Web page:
Secretary LaHood reinforced the ideas set forth by Deputy Secretary Porcari and, as a mouthpiece for the administration on transportation issues, reiterated President Obama’s goal to provide 80% of all Americans access to high speed rail in the next 25 years. The idea that high speed rail is the future of transportation in the US has become highly politicized and hotly debated; three states — Wisconsin, Ohio and Florida — have already turned down federal funds for high speed rail. These funds have been redistributed to fifteen states and Amtrak, which has identified the NYC-DC corridor as an underutilized asset for which rail can serve commuters in the region.
Secretary LaHood drew a parallel between President Eisenhower’s implementation of the interstate highway system in the 1950s, considered to be one of the most massive public works projects in US history, and President Obama’s blueprint for high speed rail today. Secretary LaHood observed that there was no established funding mechanism for the interstate program when it was first authorized but the project still moved forward. Ultimately the federal government agreed to pay 90% of the required funds, reducing the amount required by individual states, because state governors were wary of increasing taxes. But with impending spending cuts by the federal government, especially in light of the current deficit, a largely federally-funded solution seems uncertain, if not unlikely.
Secretary LaHood envisions high speed rail as an infrastructure project that, despite current opposition, will eventually become an integral part of transportation in daily life. He stressed Deputy Secretary Porcari’s point that the future of transportation comes down to options and providing a growing population with more modes of transport from which to choose, whether this is through a streetcar system (manufactured in the United States, he noted) in a single metropolitan area or a high speed rail system connecting several areas. In discussing how high speed rail has become highly politicized, Secretary LaHood responded to an audience member’s question — “why are Republicans against high speed rail?” — by using himself as an example of a Republican who supports the initiative and citing that only three Republican governors have turned down high speed rail funds (thus far, it should be noted). He advised the audience not to be dissuaded by partisan politics and stated that transportation has always been a bipartisan issue, a viewpoint many are sure to challenge.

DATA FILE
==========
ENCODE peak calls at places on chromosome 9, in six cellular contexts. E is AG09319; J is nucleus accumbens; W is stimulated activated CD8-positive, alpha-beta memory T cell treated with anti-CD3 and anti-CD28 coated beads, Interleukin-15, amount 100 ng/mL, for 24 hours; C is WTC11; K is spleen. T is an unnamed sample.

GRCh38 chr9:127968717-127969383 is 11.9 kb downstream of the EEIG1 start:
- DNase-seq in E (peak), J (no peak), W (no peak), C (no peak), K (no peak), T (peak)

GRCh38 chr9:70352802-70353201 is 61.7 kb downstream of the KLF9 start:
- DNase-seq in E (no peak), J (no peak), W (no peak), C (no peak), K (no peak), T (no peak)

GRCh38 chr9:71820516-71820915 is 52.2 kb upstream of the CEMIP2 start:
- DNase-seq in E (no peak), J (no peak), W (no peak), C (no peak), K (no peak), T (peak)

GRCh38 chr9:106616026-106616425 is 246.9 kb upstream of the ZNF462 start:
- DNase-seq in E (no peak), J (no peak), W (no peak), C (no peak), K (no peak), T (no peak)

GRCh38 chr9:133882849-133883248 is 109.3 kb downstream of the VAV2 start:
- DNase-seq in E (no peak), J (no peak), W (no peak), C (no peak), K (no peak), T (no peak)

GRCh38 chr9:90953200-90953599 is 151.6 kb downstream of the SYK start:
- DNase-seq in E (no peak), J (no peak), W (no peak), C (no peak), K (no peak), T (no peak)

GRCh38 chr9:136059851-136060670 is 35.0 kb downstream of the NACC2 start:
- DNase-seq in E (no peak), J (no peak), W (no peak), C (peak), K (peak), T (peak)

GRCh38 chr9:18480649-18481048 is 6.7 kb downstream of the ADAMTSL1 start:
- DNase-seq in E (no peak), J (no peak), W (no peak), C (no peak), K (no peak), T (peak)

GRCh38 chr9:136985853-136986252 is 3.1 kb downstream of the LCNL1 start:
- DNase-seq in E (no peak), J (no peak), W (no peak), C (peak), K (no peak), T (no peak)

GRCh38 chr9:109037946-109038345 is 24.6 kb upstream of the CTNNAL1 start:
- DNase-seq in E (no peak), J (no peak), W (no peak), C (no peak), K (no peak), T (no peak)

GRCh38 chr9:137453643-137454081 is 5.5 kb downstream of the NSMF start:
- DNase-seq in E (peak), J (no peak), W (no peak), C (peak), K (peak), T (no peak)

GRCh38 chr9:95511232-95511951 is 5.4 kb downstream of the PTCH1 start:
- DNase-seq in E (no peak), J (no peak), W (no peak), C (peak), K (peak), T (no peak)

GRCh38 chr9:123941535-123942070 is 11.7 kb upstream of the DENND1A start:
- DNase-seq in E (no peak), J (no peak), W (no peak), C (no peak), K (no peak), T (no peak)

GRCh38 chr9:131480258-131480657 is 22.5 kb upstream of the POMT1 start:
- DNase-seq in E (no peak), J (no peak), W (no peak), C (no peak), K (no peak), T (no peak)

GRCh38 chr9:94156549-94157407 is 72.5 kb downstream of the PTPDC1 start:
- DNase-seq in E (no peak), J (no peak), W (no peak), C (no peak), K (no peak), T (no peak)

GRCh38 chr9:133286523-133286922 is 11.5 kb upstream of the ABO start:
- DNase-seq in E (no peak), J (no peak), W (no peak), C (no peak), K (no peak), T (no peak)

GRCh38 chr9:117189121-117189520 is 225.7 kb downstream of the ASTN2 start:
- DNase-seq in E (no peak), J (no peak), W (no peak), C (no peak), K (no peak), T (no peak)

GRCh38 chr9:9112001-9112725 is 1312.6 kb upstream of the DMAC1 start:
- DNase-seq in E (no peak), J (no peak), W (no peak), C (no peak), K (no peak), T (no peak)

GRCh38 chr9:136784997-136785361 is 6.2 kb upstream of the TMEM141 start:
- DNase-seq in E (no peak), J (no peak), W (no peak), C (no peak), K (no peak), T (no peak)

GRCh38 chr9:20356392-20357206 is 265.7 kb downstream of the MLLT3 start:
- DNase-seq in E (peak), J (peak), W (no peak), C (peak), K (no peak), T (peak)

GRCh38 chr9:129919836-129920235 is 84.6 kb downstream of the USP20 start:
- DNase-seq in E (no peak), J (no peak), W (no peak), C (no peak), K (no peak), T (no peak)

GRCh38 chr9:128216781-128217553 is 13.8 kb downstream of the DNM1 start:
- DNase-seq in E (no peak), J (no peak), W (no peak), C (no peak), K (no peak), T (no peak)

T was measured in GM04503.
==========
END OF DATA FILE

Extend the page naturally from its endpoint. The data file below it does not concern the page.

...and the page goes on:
Secretary LaHood and Deputy Secretary Porcari were aligned in their message that Americans want high speed rail and that the DOT is seeking to “reconnect transportation to qualities that Americans hold dear,” such as economic growth and improved quality of life. The whirlwind hour-long synopsis of current transportation issues that was cohesive in message but scant on specifics concluded with the administration’s achievements in the past two years, including a $48 billion stimulus plan which has put 65,000 Americans to work on 15,000 projects. The elephant in the room during this analysis was the debt ceiling debate currently raging in Congress. The significant role that the federal government plays in funding local, state and regional projects cannot be discounted, but with the government’s long-term discretionary spending plan under scrutiny, transportation funds are specifically at stake. Moving forward, fare increases, taxes and the privatization of transportation projects may be some ways in which local and state agencies will have to make up for the shortfall in federal funds. While Congress continues to debate the debt ceiling, the future of transportation funding remains in limbo. However, both officials made it clear that infrastructure financing needs to be more than a short-term priority.
The views expressed here are those of the authors only and do not reflect the position of The Architectural League of New York.